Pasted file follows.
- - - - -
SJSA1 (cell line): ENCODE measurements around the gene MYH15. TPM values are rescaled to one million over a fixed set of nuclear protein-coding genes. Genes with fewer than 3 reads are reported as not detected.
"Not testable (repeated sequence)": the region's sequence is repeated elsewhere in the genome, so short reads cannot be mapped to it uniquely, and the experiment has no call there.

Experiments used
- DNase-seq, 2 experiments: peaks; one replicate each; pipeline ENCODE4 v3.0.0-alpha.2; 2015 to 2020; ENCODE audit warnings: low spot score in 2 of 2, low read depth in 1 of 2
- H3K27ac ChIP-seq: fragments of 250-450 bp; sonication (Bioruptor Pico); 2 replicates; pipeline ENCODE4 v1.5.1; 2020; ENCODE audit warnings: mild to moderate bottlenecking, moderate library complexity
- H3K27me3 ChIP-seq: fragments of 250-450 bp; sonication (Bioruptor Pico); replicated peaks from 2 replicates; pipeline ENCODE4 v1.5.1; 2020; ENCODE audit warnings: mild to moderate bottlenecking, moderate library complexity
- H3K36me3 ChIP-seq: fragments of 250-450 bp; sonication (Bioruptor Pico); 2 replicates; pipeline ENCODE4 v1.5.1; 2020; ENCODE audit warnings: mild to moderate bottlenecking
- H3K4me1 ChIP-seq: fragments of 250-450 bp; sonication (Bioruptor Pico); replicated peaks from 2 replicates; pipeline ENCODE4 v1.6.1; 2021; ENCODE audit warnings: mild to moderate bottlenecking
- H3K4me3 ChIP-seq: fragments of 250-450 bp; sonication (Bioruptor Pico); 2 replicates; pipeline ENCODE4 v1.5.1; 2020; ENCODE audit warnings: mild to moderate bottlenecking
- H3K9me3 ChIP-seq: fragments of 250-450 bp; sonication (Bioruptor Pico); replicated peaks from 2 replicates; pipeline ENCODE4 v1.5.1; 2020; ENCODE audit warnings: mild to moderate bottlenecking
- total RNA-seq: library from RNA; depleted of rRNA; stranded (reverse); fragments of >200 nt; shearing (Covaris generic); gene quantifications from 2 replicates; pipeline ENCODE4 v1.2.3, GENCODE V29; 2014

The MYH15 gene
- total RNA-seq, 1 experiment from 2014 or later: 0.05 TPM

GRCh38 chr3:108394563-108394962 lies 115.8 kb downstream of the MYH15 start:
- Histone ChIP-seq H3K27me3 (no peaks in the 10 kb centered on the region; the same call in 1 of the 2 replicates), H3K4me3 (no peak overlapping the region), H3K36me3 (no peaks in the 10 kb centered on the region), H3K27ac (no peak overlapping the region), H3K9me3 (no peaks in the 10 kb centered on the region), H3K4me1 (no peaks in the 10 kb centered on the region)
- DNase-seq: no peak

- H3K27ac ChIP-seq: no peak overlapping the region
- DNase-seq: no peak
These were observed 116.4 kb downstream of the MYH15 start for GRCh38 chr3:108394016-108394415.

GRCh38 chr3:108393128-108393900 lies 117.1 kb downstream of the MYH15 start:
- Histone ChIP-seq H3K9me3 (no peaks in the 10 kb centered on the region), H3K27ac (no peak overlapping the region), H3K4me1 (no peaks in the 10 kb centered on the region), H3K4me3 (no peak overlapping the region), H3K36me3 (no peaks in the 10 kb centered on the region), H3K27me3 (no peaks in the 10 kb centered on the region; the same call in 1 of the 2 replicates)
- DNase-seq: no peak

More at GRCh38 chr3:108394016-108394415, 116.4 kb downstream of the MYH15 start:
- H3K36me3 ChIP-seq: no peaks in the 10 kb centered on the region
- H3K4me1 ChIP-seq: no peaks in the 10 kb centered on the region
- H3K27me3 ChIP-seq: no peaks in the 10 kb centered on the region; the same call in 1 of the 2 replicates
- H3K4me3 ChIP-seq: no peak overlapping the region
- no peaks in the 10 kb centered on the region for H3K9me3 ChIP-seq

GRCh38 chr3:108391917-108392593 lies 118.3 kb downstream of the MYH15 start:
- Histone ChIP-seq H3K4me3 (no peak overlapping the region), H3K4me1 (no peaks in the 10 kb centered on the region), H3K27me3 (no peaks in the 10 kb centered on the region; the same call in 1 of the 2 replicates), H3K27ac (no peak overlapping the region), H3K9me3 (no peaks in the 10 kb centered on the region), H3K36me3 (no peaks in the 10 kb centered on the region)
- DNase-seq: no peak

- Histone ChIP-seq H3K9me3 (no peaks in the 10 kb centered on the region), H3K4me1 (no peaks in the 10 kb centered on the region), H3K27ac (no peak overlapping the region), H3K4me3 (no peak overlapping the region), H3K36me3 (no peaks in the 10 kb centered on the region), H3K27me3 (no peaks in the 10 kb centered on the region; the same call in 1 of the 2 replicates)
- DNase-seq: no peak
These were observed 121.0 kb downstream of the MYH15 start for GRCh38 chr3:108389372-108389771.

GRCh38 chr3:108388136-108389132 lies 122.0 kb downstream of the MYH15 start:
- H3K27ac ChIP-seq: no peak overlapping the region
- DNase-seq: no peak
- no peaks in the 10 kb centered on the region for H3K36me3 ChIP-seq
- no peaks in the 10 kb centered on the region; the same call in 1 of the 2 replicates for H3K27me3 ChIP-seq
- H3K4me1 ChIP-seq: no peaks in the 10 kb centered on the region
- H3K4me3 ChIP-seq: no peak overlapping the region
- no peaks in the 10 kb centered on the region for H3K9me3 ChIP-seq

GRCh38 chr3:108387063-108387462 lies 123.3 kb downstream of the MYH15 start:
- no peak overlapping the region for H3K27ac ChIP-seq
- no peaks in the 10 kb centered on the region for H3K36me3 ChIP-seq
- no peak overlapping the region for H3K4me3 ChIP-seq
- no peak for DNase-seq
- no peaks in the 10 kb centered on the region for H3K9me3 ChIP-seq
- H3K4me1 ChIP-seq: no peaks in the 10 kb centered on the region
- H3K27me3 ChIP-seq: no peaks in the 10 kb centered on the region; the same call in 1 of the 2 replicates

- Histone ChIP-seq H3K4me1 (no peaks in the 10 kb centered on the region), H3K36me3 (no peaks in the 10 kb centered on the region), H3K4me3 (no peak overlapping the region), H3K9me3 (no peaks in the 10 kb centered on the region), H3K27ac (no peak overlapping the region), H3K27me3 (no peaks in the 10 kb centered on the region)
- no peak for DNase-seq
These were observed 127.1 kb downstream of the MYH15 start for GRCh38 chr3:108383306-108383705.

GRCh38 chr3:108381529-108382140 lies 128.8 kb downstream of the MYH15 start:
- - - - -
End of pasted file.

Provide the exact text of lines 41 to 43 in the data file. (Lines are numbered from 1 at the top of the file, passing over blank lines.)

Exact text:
- H3K4me3 ChIP-seq: no peak overlapping the region
- no peaks in the 10 kb centered on the region for H3K9me3 ChIP-seq

GRCh38 chr3:108387063-108387462 lies 123.3 kb downstream of the MYH15 start: